The Health & Happiness Show - Tonic (October 28, 1993)
The Health & Happiness Show - Instant Living (July 18, 1995)
The Health & Happiness Show started with two old friends sitting around a kitchen table, playing Hank Williams songs and sharing a few beers. Jim Mastro had been pursuing a music career since his teenage days performing with Richard Lloyd's post-Television band. He toured the world with the Bongos and then burnt out trying to get his chamber-pop group Strange Cave signed in the major label rat race of the post-Nirvana Nineties. Vinny DeNunzio had been a founding member of the Feelies and had his share of near-miss bands as well. But playing music together in their kitchen was fun. "We started getting together with other friends around their kitchen tables, and I realized that if I pushed all the tables together, we had the makings of a band - a band that wanted to play just to play - not to get a record deal. We booked a show, had a good time, and booked another."
Vinny became St. Vincent DeNunzio. Graham Maby joined on bass, then Tony Shanahan came aboard on bass and keyboards when Graham was away on tour. They added fiddle, pedal steel, mandolin. They took their name from a Hank Williams radio show and soon became favorites on the local club scene, then did what Vinny and Jim swore they didn't want - got a record deal with Bar/None. These days, Jim Mastro still performs with friends like Karyn Kuhl and Ian Hunter, but is best known as the proprietor of the Guitar Bar, offering musical instruments and lessons at three locations in Hoboken and Jersey City.
Q: Looking back, it's ironic that Strange Cave is the band that was supposed to make you rich and famous, but Health & Happiness Show seems to be the band people remember most fondly.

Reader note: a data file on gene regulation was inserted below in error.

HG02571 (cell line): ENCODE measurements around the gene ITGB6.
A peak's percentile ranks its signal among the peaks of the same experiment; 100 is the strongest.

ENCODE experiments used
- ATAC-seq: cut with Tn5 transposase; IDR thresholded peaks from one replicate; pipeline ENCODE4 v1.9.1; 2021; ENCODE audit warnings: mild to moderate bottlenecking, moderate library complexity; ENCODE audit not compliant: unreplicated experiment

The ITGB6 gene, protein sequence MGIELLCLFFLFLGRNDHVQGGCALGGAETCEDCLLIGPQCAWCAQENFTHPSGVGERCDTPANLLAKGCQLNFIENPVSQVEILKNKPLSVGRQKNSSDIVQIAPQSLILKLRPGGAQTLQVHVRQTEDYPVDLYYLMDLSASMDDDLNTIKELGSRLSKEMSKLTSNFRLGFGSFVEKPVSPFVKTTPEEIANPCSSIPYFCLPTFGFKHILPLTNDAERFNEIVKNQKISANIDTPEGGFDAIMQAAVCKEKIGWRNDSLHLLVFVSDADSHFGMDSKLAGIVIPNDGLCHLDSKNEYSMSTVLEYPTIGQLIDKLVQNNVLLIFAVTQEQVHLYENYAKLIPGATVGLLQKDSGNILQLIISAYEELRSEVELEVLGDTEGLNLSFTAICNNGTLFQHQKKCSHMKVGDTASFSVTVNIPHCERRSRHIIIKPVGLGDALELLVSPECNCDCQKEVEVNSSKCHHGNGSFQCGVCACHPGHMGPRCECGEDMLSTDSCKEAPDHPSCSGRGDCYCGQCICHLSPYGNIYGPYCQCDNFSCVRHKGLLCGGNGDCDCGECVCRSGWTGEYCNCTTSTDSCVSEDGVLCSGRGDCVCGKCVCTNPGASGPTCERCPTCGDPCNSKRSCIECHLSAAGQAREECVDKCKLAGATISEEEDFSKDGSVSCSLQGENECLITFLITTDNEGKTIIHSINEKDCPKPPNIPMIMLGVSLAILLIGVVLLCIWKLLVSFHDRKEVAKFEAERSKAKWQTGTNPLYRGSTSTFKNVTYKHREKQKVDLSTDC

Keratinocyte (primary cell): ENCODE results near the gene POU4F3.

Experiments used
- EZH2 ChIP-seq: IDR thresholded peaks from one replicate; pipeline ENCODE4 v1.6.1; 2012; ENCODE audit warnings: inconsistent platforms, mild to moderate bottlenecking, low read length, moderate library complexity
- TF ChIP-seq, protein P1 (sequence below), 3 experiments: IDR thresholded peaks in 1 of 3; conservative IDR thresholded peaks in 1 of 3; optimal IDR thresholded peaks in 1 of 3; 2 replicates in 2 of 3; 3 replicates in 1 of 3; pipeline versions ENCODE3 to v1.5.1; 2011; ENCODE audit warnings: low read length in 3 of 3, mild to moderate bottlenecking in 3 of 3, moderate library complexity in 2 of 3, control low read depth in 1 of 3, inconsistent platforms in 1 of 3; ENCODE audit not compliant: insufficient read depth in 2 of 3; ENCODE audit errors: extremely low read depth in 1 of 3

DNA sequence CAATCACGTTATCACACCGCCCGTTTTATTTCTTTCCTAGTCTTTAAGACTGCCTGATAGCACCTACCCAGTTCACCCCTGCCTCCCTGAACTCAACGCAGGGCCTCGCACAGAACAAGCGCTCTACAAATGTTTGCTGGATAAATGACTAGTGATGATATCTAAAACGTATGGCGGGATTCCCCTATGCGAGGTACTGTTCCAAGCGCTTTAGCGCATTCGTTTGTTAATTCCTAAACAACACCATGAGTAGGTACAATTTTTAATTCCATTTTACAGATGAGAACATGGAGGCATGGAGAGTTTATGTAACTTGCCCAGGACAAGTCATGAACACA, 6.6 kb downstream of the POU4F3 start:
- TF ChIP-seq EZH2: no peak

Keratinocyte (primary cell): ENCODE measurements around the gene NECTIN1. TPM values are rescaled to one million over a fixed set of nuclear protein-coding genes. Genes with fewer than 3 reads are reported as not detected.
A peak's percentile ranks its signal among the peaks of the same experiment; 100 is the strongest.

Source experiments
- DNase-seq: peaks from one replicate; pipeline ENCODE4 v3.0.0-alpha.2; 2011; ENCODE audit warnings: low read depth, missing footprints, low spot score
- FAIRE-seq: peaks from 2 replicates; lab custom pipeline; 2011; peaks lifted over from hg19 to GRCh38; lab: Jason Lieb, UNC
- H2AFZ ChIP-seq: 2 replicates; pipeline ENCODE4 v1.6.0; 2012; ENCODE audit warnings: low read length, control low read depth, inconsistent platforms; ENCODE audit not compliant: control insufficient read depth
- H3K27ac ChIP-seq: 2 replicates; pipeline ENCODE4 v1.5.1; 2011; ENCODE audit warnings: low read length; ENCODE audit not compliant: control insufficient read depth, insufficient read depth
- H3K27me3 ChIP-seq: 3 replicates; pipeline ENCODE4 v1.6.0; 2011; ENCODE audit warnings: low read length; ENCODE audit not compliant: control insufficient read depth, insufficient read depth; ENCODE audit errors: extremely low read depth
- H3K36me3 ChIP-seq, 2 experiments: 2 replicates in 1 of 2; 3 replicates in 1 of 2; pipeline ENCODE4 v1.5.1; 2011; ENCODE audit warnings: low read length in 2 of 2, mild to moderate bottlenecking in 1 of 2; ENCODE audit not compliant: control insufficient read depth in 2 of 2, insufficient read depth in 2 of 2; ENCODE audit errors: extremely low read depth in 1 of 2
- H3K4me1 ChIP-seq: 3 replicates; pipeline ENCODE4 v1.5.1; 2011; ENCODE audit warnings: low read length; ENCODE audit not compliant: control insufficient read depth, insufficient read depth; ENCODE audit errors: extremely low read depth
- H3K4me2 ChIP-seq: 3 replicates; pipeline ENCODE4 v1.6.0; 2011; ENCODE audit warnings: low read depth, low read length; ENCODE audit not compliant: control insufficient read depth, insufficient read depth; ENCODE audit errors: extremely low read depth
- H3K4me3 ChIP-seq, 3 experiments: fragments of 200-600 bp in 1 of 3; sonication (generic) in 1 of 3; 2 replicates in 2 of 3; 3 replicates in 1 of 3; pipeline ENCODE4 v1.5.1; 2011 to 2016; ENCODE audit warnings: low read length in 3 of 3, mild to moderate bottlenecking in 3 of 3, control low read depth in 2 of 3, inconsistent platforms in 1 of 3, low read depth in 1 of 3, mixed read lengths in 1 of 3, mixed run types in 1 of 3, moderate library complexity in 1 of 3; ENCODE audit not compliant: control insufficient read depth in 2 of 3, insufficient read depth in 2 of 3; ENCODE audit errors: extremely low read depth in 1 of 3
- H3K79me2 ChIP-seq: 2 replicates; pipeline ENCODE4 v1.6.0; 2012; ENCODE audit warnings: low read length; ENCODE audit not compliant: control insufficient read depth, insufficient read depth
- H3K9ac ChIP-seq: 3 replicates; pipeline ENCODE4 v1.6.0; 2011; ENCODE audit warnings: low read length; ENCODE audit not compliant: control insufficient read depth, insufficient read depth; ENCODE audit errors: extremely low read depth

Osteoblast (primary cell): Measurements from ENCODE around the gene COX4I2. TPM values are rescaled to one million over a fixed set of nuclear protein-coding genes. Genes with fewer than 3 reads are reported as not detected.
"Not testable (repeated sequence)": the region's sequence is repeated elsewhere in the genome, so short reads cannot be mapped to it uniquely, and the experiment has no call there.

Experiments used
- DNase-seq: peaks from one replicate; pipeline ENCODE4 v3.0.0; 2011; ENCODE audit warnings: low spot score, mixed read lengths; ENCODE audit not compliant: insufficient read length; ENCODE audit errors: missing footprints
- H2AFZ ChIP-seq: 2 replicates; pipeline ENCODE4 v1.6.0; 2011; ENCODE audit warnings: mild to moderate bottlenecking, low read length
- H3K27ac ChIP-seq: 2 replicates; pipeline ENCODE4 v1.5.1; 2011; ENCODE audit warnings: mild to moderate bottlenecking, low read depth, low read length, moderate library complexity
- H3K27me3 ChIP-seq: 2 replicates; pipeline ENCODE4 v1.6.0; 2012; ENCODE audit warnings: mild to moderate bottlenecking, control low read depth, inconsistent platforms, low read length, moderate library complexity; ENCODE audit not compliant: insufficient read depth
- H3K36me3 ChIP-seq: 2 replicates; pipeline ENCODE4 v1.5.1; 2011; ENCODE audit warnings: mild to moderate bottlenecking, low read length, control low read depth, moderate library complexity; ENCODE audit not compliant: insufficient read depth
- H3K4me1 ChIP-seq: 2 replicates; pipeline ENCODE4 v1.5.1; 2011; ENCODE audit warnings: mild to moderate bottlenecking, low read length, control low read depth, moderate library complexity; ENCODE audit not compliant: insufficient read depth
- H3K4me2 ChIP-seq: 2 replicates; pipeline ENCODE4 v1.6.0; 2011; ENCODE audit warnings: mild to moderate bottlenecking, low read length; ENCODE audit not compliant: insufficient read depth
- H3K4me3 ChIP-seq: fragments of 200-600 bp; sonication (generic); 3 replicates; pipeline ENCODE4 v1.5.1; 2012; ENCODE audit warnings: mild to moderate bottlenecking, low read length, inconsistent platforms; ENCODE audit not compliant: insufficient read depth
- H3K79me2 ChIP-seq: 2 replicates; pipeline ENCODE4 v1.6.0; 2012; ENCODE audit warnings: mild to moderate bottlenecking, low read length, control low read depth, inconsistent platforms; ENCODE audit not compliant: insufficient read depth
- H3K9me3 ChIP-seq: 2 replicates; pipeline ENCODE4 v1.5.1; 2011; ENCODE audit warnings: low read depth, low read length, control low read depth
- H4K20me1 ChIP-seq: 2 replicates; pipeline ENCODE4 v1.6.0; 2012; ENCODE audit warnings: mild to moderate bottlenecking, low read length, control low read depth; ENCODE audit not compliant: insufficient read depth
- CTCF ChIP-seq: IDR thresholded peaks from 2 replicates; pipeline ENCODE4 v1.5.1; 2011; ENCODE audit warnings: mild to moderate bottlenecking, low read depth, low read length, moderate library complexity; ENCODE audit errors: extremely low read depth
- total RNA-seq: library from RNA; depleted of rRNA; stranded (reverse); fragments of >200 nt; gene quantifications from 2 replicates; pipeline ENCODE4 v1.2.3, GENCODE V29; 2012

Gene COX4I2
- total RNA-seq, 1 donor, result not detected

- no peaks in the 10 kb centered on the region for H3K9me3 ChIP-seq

Jim Mastro: Strange Cave - my band after The Bongos - had every major label's ear for a while. We had endless meetings, showcases, demo deals, and were promised the moon. But the A&R people who loved us could never convince the money people to sign us. After awhile I realized I was playing music trying to cater to people who were more like used car salesmen then music lovers. It was a drag and killing my love for playing music. So as much as I loved everyone in the band, for my sanity's sake I had to end it. After a short while I invited my old drummer friend Vinny DeNunzio over for some beer and donuts. The acoustic in the corner was picked up and we started singing old Hank Williams songs. And we had fun. This turned into a weekly get-together, and then Graham Maby started stopping in, and other friends, too. After some time, I realized I was looking at a band in my living room, so I booked a gig without telling them, and then invited them to the show. Luckily, they all showed up, we played, had more fun, and decided to continue.
Q: Is it true you had a near death experience on the road that influenced your second Bar/None album Instant Living?
Jim: We were on tour and heading to Nashville for some shows. A car cut us off, and in trying to avoid hitting it, I swerved and our van - full of gear and 5 people - rolled over twice. The vehicle was totaled, but amazingly no one was seriously hurt. Surviving something like that definitely reinforces your joy to be alive. Lyrically, I think I was more introspective and philosophical on that record; musically, it's a much more electric and faster-paced album then Tonic was. Hurtling at 70mph with the sound of crushing metal in your ears will do that to you.
Q: Are there any lessons you learned in your career as a working musician that's helped you in your successful career as a local businessman?
Jim: Learned and still learning. Everyone's different, and everyone has a story. If you're not a good listener. you're not going to be a good musician. And I think the same applies for the business owner, the priest, the cop, the checkout clerk. There's a story in every word. You just have to be open 24 hours a day to hear it.